In a strong sign that the U.S. will consider breaching four controversial dams on the Snake River, a leaked Biden administration document says the government is prepared to help build clean energy projects to replace the power generated by the dams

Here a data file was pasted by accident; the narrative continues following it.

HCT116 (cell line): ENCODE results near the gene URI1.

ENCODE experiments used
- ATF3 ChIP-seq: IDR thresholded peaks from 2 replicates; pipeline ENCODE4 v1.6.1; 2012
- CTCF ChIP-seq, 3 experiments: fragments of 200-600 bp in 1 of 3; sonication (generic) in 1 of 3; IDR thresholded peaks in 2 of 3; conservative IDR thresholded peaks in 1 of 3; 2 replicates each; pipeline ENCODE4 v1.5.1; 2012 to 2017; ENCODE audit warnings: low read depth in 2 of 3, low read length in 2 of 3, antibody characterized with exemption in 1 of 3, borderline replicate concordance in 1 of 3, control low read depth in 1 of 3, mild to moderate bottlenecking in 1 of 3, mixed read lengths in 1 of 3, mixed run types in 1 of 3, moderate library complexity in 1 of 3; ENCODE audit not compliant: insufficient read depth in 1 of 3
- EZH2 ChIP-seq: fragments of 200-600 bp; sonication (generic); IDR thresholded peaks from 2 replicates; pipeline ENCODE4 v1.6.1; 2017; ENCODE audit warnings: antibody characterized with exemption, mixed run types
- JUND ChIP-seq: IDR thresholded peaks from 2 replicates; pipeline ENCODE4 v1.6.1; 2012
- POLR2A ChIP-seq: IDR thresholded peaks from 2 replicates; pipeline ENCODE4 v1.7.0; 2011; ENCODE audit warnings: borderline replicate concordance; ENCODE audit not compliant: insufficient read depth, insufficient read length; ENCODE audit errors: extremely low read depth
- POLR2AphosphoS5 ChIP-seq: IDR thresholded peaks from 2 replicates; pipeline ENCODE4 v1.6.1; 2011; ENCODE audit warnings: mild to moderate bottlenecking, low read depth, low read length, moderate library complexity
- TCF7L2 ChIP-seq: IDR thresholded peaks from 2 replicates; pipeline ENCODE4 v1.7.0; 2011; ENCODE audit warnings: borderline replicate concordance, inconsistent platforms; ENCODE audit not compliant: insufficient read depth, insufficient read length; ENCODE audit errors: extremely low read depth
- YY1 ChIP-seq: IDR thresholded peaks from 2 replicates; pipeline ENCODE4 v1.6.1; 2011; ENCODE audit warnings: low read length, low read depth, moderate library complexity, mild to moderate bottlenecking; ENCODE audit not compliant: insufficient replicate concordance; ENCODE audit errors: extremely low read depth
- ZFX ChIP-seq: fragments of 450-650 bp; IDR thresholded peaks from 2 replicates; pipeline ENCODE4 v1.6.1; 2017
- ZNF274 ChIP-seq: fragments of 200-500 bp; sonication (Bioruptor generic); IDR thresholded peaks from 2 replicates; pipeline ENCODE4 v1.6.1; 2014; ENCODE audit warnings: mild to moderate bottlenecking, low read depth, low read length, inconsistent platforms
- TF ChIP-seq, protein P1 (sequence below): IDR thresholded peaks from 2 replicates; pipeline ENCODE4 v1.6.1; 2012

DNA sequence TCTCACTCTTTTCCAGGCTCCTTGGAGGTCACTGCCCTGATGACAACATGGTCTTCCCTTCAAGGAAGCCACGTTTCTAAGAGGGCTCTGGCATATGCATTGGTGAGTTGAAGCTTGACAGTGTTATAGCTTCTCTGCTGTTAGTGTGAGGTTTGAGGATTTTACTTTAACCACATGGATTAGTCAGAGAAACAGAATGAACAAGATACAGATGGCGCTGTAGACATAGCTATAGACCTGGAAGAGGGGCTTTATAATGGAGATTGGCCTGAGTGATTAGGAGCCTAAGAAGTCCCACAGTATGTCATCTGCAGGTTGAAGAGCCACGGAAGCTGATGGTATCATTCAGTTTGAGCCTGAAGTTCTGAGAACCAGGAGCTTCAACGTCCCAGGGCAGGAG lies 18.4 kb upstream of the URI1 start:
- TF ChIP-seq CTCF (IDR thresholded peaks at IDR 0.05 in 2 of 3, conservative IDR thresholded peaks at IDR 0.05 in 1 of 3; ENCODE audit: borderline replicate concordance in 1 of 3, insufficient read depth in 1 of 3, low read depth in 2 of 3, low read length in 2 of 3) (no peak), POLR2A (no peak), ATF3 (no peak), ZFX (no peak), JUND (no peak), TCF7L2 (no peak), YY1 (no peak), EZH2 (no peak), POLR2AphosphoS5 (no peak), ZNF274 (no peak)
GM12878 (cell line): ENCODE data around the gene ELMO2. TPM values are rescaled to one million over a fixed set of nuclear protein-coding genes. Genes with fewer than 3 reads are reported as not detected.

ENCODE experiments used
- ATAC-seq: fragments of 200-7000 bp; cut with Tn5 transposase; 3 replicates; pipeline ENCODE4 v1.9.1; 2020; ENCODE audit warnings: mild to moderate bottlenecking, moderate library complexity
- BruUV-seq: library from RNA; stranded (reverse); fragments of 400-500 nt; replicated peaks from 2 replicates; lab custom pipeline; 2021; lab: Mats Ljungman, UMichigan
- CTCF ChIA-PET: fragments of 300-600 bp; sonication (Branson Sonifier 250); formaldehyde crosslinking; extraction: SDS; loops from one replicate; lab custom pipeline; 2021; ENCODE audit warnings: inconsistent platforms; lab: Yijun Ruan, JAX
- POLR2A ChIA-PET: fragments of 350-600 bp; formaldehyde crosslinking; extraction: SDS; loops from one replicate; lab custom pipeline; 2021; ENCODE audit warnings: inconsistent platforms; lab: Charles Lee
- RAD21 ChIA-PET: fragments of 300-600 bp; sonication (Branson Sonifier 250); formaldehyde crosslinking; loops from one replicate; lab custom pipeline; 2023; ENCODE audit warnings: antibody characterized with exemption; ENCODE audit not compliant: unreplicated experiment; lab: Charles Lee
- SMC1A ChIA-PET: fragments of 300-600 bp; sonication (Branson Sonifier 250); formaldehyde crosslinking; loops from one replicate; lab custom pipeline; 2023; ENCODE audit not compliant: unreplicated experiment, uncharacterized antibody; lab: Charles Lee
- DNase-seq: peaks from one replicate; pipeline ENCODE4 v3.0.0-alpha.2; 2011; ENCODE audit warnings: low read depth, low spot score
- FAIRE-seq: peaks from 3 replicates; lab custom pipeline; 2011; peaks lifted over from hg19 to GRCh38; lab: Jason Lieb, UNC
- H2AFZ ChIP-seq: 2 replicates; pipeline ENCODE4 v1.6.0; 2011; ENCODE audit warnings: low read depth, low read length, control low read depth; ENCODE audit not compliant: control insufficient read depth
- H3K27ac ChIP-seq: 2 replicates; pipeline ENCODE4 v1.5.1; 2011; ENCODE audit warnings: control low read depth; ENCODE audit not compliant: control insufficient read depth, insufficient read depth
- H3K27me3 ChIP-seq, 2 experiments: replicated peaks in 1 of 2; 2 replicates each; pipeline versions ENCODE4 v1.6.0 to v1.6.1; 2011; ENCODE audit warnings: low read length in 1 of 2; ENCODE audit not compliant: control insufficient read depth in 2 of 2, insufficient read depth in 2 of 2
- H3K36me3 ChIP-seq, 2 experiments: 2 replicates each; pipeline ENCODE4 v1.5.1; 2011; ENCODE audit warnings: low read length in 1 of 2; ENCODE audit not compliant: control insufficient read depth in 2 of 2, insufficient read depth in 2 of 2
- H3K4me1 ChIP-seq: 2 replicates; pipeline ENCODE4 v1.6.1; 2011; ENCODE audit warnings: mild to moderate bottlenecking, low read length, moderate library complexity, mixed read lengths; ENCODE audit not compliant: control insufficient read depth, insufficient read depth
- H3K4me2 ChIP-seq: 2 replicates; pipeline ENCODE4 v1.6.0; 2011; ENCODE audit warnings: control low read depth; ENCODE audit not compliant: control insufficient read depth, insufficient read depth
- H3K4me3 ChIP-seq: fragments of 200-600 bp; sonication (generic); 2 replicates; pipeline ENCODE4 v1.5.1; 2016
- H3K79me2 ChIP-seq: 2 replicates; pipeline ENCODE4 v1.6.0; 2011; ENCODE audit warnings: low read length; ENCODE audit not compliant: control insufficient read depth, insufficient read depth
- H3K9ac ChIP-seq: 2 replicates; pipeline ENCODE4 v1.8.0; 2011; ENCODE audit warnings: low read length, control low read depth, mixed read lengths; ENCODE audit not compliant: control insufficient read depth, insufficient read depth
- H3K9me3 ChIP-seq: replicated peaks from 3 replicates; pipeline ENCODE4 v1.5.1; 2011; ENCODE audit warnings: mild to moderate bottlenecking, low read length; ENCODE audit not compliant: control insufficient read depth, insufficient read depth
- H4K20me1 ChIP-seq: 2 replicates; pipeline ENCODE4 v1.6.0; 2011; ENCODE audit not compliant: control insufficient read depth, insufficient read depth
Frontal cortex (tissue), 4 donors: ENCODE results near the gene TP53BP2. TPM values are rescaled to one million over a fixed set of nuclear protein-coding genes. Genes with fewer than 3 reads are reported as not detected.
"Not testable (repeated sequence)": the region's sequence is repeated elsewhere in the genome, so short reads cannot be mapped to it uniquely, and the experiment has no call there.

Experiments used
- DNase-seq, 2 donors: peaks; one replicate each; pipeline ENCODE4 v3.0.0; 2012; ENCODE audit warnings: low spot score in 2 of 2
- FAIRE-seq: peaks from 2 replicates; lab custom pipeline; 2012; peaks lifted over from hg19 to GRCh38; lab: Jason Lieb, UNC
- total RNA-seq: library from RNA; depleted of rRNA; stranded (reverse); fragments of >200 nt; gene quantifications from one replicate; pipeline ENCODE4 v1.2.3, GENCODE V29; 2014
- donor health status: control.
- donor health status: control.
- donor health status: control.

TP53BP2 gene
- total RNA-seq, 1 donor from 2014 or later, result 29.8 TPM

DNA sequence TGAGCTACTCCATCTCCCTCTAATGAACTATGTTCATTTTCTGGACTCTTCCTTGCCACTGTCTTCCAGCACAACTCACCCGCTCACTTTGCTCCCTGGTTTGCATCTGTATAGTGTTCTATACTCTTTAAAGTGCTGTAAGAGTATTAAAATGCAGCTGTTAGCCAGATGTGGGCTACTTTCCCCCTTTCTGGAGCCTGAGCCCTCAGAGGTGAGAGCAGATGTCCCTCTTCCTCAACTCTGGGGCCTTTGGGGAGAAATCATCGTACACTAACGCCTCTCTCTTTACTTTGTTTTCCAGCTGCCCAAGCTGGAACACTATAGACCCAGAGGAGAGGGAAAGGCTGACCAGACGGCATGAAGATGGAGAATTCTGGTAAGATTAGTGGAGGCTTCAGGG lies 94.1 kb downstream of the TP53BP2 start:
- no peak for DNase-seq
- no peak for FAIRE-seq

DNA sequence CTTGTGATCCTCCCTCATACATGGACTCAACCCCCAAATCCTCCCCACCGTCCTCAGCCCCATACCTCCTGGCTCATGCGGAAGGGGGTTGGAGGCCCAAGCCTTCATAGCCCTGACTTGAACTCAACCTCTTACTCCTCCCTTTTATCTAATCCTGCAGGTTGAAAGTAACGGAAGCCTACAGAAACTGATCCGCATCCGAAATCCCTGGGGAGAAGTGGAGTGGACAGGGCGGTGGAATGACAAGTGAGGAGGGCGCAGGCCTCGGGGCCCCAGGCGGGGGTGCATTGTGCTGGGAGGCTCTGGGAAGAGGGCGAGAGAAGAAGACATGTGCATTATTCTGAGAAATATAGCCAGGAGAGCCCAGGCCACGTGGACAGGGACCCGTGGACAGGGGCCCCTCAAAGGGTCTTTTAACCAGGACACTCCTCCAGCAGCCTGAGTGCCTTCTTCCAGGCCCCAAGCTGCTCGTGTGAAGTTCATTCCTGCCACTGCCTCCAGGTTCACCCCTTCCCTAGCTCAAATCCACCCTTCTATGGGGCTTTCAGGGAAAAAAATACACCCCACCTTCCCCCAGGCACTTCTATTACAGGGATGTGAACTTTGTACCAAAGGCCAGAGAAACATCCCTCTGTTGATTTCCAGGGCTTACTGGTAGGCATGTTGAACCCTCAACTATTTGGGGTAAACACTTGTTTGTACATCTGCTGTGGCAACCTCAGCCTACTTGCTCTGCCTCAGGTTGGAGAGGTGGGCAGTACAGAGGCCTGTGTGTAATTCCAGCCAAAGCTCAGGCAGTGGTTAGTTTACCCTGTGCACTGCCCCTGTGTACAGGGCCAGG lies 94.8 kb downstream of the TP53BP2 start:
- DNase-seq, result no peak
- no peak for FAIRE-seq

SEATTLE (AP) — The U.S. government is willing to help build enough new clean energy projects in the Pacific Northwest to replace the hydropower generated by four controversial dams on the Snake River, according to a leaked Biden administration document that is giving hope to conservationists who have long sought the removal of the dams as a key to restoring depleted salmon runs.The document is a draft agreement to uphold 168-year-old treaties with four tribes in the Pacific Northwest that preserved their right to harvest fish in the river, among other things. The Columbia River Basin was once the greatest salmon-producing river system in the world, with at least 16 stocks of salmon and steelhead, according to the document. But today, four are extinct and seven are listed under the Endangered Species Act. Conservationists say dams built in the basin are primarily to blame.Conservation groups and tribes sued the federal government in an effort to save the struggling fisheries, and both sides notified the court earlier this fall they were close to reaching an agreement that could put the the lawsuit on hold. They have until mid-December to submit an agreement.Amanda Goodin, a lawyer for the environmental group Earthjustice, which is representing a coalition of environmental, fishing, and renewable energy groups in the litigation, said their goal throughout the mediation has been to prevent the extinction of salmon, restore the ecosystem and replace the energy provided by the dams.“We hope to be able to say on Dec. 15 we’ve achieved that goal, but if we can’t reach that goal or discussions fall apart, we will be prepared to resume litigation on Dec. 15,” she said in a statement. Due to confidentiality rules, she said they would not discuss the specifics of the draft agreement.In civil cases, mediation talks are generally confidential, but Washington state Rep. Dan Newhouse, a Republican, included a link to the draft agreement in a press release Wednesday. Newhouse has long opposed breaching the dams, saying they are essential for agriculture, flood control and transportation as well as electricity."It is imperative that our constituents, whose livelihoods depend on the Columbia River System, have a comprehensive understanding of this document’s contents so they can anticipate and prepare for the wide-ranging impacts that will inevitably be felt across the region should the commitments detailed in this document be realized,” Newhouse and three other Republican representatives — Cathy McMorris Rodgers of Washington, Cliff Bentz of Oregon, and Russ Fulcher of Idaho — wrote to President Joe Biden.The draft agreement says the government will help plan and pay for Pacific Northwest tribes to develop enough clean energy resources to serve as replacement power for the lower Snake River dams, whether or not Congress authorizes dam removal.The draft also includes billions of dollars in funding for analyzing the region’s energy needs, improving transportation infrastructure, making the power grid more resilient and restoring salmon, steelhead and other native fish runs in the Columbia River basin. Oregon and Washington would be partners in the effort along with the four tribes and the federal government.There has been growing recognition across the U.S. that the harms some dams cause to fish outweigh their usefulness. Dams on the Elwha River in Washington state and the Klamath River along the Oregon-California border have been or are being removed.The Yakama Nation and the Nez Perce Tribe declined to comment on the document, while the Confederated Tribes of the Umatilla Indian Reservation was not immediately available for comment and Confederated Tribes of the Warm Springs did not respond to a request for comment.Alyssa Roberts, spokesperson for the White House Council on Environmental Quality, said the negotiations are ongoing. “As part of the court-approved confidential mediation with Tribes, States, and other parties to develop a long-term, durable path forward, the U.S. Government is developing a package of actions and commitments that we are discussing with all parties involved in the mediation,” she said in a statement.Utility and business groups Northwest RiverPartners, the Public Power Council and the Pacific Northwest Waterways Association called the draft agreement the “greatest threat” for the region in a joint statement released Wednesday, saying dam breaching would hurt the region's ports and farmers and could raise electricity prices.“This proposal turns its back on over three million electricity customers as well as the farming, transportation, navigation, and economic needs of the region,” the groups wrote. The pros and cons of dam-breaching have been debated for years, but only a few lawmakers in the region have embraced the idea. In 2021 Republican Rep. Mike Simpson of Idaho proposed removing the earthen berms on either side of the four Lower Snake River dams to let the river flow freely, and to spend $33 billion to replace the benefits of the dams for agriculture, energy and transportation. Last year, Washington Gov. Jay Inslee and Washington U.S. Sen. Patty Murray released a report saying carbon-free electricity produced by the dams must be replaced before they are breached. Eliminating the dams would also dramatically change the way farmers in Idaho and Washington and Oregon transport their crops, forcing them to rely on truck and rail transportation instead. The town of Lewiston, Idaho, is home to the most inland seaport on the West Coast, and farmers in the region rely on barges to ship their crops. There are no nearby railroads, and shipping trucks must traverse winding and sometimes treacherous river-side roads. Other lawmakers — including Idaho Rep. Mike Crapo and Sen. Jim Risch and Montana Rep. Steve Daines — have argued that the government should find other ways to save the fish.In October, Biden directed federal agencies to use all available resources to restore abundant salmon runs in the Columbia River Basin, but Biden’s memo stopped short of calling for the removal of the dams. The Lower Granite, Ice Harbor, Little Goose and Lower Monumental dams were built in the mid-1900s. On average, the four dams produce about 1,000 MW of power each year, though they can produce as much as 2,200 MW during peak energy demand, according to the non-profit NW Energy Coalition. Roughly $17 billion in infrastructure improvements, some of it forced by litigation, has done little to restore the fish to historical levels. Boone reported from Boise, Idaho.Copyright 2023 The Associated Press. All rights reserved. This material may not be published, broadcast, rewritten or redistributed.